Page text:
CAPA consistently remains a top reason for FDA’s 483 observations, usually due to inadequate processes or inconsistent adherence to regulatory requirements.
Moving too quickly in the product development process can lead to mistakes.
Although medical device manufacturers have more time to prepare due to the delayed EU MDR deadline, this shouldn’t distract from the extensive documentation they must compile in the meantime to prove their devices are compliant.
Investments in new processes and systems must satisfy the needs of the authorities and ensure patient safety and public confidence. Getting it right is likely to be expensive. but regulatory compliance shouldn’t be viewed purely as a cost center.
A recap of a recent effort involving a small group of AIDC experts in devising a data integrity scheme suitable for protecting a new device identifier used in modern healthcare applications against mis-keying. It presents the group’s undertakings in researching solutions to ensure identifier integrity, the challenges encountered, and how a more complete understanding of the constraints of the intended application led to a departure from the initial design and resulted in the elegant solution that exists today.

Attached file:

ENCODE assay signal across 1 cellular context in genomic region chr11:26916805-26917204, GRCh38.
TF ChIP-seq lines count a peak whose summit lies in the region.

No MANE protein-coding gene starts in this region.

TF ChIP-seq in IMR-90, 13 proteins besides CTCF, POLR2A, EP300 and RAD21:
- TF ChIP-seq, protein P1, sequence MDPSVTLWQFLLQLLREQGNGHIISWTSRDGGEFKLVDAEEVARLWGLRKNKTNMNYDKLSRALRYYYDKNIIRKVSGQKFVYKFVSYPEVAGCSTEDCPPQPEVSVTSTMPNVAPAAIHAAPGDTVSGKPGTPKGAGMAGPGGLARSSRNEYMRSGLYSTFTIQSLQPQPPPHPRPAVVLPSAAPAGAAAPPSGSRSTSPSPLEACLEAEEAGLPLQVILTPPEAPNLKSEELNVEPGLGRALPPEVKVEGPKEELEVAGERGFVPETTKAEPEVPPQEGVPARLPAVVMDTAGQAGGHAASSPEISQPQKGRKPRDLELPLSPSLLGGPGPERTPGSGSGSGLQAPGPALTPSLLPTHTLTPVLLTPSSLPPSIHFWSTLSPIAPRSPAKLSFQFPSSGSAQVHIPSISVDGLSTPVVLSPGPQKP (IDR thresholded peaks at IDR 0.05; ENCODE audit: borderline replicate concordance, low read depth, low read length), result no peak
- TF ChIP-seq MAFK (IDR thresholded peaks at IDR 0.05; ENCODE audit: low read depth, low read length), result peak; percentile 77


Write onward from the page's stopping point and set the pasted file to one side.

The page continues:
The latest regulations for human and veterinary medicinal products, as well as medical devices, include the mandate to set up databases with detailed information about available products. These databases must be realized and implemented in the near future, and require a concerted effort now if tangible real-world benefits are to follow.
As medical devices using software and wireless communication become more ubiquitous, hackers are becoming more advanced in their methods.
U.S. medtech manufacturers must also prepare for the UDI requirements under EU MDR.
Although healthcare industry tends to be slow to adopt new technologies, device companies should seriously consider the potential of blockchain.
Best practices to achieve compliance as regulations evolve and customer requirements change.